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Beauty isn't just at a fashion show

I was pretty excited to go to the Down Syndrome Clinic's Fashion Show today.  We had a local radio host, 3 photographers who donated their time, a buffet lunch, and a rockin' fashion show lined up.  Kids and adults of all ages were there--grandparents, aunts and uncles, parents, friends, and the rock stars themselves, the kids with that extra copy of the 21st chromosome.  

There was a toddler with a royal blue ball gown and a tiny silver tiara in her hair.  There was a chubby-cheeked infant boy sporting a preppy navy dress shirt and shorts and a summery tan fedora.  A 12 year old boy made us ooh and aah with his skills with a hula hoop and a spin ball.  He wasn't that good--but his happy spirit and attempts to make the audience laugh made him spectacular. A group of elementary-aged girls in a dance troupe performed for us, and their team member with Down Syndrome, while she didn't keep up exactly, showed that she was fully included and appreciated.  The teens who modeled either hammed it up or shyly came on stage with their siblings, who urged them to take their moment to shine.  The final fashion show participant, a popular 22 year old guy with a tie, showed off his Ric Flair moves and got wild applause.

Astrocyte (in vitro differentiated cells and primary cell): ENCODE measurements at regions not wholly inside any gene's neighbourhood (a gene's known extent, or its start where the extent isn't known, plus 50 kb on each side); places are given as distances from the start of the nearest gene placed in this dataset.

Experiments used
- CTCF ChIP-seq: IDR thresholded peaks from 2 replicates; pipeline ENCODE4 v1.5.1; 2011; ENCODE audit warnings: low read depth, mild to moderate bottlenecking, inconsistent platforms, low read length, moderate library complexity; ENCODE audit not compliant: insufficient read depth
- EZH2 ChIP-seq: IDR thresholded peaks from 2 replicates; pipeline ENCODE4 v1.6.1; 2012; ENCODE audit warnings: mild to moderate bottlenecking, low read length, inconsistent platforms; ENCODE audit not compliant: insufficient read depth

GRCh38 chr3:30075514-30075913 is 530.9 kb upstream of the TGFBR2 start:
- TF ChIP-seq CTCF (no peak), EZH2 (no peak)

A toddler announced as a girl who likes guacamole....who doesn't? (Identity protected by the very bleached out photos I took)


I got a little teary each time a child came on stage.  No matter who was on stage, the crowd went wild.  Every kid who took the stage deserved to know that they were beautiful.  Some have already been called names, and others have hit that moment when they realize that they are different from others.  As parents, we tell them that they are beautiful, but in one word, someone can strip that away.  My daughter Evie is only 3, and thinks she's the center of the universe, but one day, someone may tell her that she looks funny or actually use the "r" word.  We need more events like this to show children of all abilities and backgrounds that they are valued and worthy of love and appreciation.  The more that we spread awareness that children with disabilities are beautiful in every sense of the word, the less ignorance there will be in this world.  

A crowd of beautiful kids. 


Frank Lloyd Wright said " If you foolishly ignore beauty, you will soon find yourself without it."  If we ignore the beauty in those with disabilities, we miss out on the beauty that they can offer and thus miss out on how they can enrich our own lives.  I'd like to issue a challenge to anyone reading this--find someone with a disability this week and tell them that they are beautiful, or point out something wonderful about them.  I promise you that the reward will be immeasurable for them and for you. 

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